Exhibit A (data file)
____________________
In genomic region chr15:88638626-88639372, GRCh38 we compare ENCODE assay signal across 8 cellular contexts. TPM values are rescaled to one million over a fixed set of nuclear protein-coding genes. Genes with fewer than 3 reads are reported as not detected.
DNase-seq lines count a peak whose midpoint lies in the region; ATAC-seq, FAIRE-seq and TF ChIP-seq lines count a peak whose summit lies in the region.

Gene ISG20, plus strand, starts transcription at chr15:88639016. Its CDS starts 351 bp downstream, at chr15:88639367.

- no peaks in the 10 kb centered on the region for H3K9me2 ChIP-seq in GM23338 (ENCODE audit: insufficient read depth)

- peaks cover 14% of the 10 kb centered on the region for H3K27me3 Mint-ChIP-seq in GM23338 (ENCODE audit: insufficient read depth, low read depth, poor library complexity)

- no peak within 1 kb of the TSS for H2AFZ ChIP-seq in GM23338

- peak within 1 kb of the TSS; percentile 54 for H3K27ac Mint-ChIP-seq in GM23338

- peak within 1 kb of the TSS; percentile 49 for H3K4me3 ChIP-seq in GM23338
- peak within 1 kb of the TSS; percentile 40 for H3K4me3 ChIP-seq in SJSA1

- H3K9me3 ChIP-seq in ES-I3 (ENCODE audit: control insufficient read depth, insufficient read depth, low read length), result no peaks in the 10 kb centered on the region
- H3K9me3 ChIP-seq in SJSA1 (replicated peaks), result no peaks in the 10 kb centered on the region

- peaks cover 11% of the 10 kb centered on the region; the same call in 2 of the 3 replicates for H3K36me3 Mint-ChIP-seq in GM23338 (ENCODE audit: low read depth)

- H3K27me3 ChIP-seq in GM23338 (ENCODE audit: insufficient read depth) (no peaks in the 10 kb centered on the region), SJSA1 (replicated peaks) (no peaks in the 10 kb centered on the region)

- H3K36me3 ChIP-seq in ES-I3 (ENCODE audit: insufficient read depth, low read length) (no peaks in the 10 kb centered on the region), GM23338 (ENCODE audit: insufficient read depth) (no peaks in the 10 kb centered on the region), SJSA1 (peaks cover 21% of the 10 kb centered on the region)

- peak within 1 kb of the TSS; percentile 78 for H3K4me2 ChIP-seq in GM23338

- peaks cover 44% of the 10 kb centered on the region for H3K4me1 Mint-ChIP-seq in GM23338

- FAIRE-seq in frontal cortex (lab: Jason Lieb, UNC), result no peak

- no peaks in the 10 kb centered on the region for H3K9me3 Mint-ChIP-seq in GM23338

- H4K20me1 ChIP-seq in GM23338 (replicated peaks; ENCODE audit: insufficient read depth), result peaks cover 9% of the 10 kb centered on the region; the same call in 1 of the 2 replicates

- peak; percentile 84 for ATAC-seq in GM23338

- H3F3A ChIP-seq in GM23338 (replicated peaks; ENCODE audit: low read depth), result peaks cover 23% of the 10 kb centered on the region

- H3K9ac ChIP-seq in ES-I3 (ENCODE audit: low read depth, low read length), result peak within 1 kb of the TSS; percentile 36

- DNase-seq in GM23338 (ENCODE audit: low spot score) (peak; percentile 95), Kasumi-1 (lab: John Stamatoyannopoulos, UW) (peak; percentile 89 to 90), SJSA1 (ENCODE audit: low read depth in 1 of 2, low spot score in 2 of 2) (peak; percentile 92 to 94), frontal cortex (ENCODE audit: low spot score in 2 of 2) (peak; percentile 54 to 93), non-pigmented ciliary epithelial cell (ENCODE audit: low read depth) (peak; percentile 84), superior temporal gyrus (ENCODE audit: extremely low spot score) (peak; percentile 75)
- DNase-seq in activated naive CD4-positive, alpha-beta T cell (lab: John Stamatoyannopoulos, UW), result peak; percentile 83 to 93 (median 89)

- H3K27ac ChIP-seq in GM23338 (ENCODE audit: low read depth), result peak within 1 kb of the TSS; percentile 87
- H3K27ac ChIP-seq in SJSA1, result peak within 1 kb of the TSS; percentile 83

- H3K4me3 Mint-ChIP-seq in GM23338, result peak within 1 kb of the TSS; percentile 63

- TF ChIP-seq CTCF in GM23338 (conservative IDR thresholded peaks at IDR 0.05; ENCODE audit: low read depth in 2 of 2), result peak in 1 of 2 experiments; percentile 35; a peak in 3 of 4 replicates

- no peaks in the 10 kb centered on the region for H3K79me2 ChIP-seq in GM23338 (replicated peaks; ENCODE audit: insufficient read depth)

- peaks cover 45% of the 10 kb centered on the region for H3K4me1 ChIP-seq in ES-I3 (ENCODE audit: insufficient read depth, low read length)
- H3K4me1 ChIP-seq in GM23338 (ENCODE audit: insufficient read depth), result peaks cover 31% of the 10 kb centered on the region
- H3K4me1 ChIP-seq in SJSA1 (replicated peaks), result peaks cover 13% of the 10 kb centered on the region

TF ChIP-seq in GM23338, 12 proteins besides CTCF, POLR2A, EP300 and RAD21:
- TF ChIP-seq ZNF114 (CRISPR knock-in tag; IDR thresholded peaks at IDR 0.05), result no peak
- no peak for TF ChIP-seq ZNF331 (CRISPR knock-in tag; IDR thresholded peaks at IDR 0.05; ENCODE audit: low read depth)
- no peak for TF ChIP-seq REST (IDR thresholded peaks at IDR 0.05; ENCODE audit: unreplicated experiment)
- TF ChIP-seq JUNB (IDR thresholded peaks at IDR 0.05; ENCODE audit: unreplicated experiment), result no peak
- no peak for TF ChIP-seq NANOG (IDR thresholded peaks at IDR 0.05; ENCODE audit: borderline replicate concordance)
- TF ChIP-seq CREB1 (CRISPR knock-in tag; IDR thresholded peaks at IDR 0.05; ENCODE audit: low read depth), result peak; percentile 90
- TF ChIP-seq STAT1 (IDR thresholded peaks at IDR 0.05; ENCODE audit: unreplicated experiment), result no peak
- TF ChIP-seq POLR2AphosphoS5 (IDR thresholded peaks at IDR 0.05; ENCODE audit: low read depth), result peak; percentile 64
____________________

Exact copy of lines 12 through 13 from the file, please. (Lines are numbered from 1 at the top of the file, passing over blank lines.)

- peaks cover 11% of the 10 kb centered on the region; the same call in 2 of the 3 replicates for H3K36me3 Mint-ChIP-seq in GM23338 (ENCODE audit: low read depth)

- H3K27me3 ChIP-seq in GM23338 (ENCODE audit: insufficient read depth) (no peaks in the 10 kb centered on the region), SJSA1 (replicated peaks) (no peaks in the 10 kb centered on the region)